Morning stiffness is a cardinal sign of inflammatory arthritis that can appear even before pain and may be related to the accumulation of edema fluid within inflamed tissues during sleep. Morning stiffness dissipates as edema and products of inflammation are absorbed by lymphatics and venules and returned to the circulation by motion accompanying the use of muscles and joints. To be specific for joint inflammation, morning stiffness (e.g., “difficulty moving around”) should persist for at least 30 to 45 minutes before disappearing. A similar “gel” phenomenon can occur if a person is inactive during the day.
It is rare for symptoms to remit completely in one set of joints while developing in another. This quality of arthritis sets RA apart from rheumatic fever or palindromic rheumatism, in which a true migratory pattern of arthritis is common. A subtle, early change in RA is the development of muscle atrophy around affected joints. Muscle efficiency and strength become diminished. As a result, weakness develops that can be out of proportion to pain. Opening doors, climbing stairs, and doing repetitive work rapidly become more demanding. A low-grade fever without chills is rarely present. Depression and anxiety can accentuate symptoms. A small but significant weight loss is common and reflects the catabolic effects of cytokines and associated anorexia.
Among patients with RA, 8% to 15% have an acute onset of symptoms that peak within a few days. Rarely, a patient can pinpoint the onset of symptoms to a specific time or activity. Symptoms mount, with pain developing in other joints, often in a less symmetric pattern than in patients who have an insidious onset. Acute-onset RA is difficult to diagnose, and sepsis or vasculitis should be ruled out. Fever, suggesting an infectious process, can rarely be a prominent sign. An intermediate type of onset, in which symptoms develop over days or weeks, occurs in 15% to 20% of patients. Systemic complaints are more noticeable than in the insidious type of onset.
The joints most commonly involved first in RA are the metacarpophalangeal (MCP) joints, the proximal interphalangeal (PIP) joints, the metatarsophalangeal joints, and the wrists (Table 70-1).15 Larger joints generally become symptomatic after small joints. Synovitis in large joints is likely to remain asymptomatic for a longer time than in smaller ones, and a biopsy specimen of an asymptomatic knee often shows histologic evidence of synovitis.16 One anatomic study correlated the area, in square centimeters, of synovial membrane with that of hyaline cartilage in each joint. Joints with the highest ratio of synovium to articular cartilage correlated positively with those most frequently involved in the disease (see Table 70-1).17
|Joint Involvement||% Patients (Mean)||% Patients (Range)|
MCP, metacarpophalangeal; PIP, proximal interphalangeal.
Modified from Guerne P-A, Weisman MH: Palindromic rheumatism: part of or apart from the spectrum of rheumatoid arthritis, Am J Med 16:451-460, 1992. Copyright 1992, with permission from Excerpta Medica, Inc.
Distinguishing early RA from other inflammatory arthropathies can be challenging. In its earliest stages, RA might involve only a few joints and may not show the typical symmetric distribution. What diagnostic clues can be used to determine who will progress to classic RA, and who will develop an alternative inflammatory arthritis such as one of the spondyloarthropathies or have a spontaneous remission? The implications for disease management are obvious because early treatment potentially could limit or prevent joint damage and possibly permit long-term remission or even cure. Because 30% to 40% of patients with early inflammatory synovitis have spontaneous remission, accurate identification of patients with RA is essential to avoid undertreatment and overtreatment.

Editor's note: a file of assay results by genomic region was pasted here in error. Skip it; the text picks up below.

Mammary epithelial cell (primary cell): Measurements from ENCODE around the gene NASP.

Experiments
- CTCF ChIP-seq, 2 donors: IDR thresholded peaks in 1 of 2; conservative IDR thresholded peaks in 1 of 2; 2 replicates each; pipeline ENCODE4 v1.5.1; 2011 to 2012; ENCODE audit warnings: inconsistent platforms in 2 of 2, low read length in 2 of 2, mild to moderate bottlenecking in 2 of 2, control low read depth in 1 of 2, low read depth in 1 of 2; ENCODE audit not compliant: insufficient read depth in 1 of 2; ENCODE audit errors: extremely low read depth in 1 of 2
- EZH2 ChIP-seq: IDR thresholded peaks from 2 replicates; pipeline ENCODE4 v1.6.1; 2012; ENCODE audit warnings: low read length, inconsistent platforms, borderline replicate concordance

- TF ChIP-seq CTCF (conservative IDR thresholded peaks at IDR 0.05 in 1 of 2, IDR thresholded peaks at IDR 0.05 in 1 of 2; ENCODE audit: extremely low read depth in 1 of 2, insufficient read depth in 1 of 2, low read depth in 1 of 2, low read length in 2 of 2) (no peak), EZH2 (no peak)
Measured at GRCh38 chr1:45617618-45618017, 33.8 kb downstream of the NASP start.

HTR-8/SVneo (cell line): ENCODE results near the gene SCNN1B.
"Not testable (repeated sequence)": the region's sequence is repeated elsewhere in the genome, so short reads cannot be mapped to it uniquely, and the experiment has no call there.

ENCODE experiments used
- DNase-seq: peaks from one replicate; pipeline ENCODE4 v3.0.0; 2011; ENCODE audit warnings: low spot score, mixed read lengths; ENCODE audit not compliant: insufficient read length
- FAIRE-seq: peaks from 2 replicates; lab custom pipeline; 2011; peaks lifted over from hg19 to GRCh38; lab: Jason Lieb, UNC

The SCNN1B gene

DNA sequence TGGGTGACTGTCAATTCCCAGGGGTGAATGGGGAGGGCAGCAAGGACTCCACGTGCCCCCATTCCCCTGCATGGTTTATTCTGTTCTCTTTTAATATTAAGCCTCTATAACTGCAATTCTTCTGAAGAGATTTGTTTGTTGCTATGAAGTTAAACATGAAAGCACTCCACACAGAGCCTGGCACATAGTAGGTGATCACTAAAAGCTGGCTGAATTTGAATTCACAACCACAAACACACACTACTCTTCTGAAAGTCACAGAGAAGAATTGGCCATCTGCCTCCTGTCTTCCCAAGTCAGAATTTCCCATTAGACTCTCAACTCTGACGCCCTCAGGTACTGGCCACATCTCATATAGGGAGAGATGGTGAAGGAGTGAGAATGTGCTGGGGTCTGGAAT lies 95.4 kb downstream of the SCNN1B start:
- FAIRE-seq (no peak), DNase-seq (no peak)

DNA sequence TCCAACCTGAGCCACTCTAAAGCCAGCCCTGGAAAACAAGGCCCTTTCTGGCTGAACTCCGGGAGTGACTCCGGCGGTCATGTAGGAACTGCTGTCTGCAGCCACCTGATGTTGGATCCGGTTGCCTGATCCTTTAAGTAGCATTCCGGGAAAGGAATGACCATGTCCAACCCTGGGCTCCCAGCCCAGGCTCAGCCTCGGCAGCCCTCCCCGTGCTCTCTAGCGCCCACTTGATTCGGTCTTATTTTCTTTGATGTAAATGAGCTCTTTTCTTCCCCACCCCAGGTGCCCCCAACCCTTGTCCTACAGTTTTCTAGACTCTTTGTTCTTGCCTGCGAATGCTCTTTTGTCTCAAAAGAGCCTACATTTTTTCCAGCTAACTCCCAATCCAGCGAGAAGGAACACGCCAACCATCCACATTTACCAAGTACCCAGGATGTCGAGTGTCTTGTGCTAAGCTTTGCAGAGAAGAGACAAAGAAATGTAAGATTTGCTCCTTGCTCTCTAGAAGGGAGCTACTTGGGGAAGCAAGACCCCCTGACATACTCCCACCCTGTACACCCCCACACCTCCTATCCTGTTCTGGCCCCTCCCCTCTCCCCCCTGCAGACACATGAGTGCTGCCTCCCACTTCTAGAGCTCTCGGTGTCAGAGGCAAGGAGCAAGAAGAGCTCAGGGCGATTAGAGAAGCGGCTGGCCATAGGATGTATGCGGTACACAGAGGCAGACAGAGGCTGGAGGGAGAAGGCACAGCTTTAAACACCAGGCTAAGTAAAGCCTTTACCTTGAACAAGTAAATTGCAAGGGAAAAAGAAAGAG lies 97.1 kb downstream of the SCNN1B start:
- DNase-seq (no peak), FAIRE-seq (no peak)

Some of these questions have been addressed by the Leiden Early Arthritis Clinic, which evaluates patients with symptoms of less than 2 years’ duration (most patients have symptoms for less than 6 months). In this cohort, only about 20% of patients met criteria for RA when initially evaluated by a rheumatologist.18 One-third of patients defied categorization and were considered to have “undifferentiated arthritis.” When this group of patients was followed for 1 year, 27% ultimately developed RA, and 40% remained undifferentiated. Clinical features that were more commonly seen among patients who developed RA included greater numbers of joints involved (mean of seven joints vs. four joints), longer duration of morning stiffness (90 minutes vs. 60 minutes), and the presence of autoantibodies. These features were insufficient individually to permit early diagnosis of RA, although a composite scoring system has been proposed.19 The predictive value of this system approaches 90%.
Additional studies from the Leiden Early Arthritis Clinic show that assessment and management of patients with symptoms of less than 12 weeks’ duration by a rheumatologist was associated with decreased joint destruction and increased likelihood of disease-modifying antirheumatic drug (DMARD)-free remission.20 Treatment of early inflammatory synovitis with methotrexate therapy delays progression to RA, but disease ultimately progresses to RA if the medication is discontinued21 (see Chapter 42).
Among predictive features most likely to be useful in patients, serum autoantibodies might be the most important. ACPAs, in particular, are strongly associated with the evolution of undifferentiated arthritis into RA and progression to erosive disease. In addition, the diversity of citrullinated peptides recognized by ACPAs increased during the period preceding onset of disease in patients who progressed to RA, suggesting that epitope spreading plays a role in the evolution of disease.22 Other autoantibodies have also been used in a diagnostic algorithm for patients with very early synovitis (symptoms of <3 months’ duration), including RFs, anticitrullinated protein, and anti-RA33.23 Through stepwise analysis of each antibody, RA could be diagnosed in 72% of patients and confirmed by subsequent clinical course and development of RA.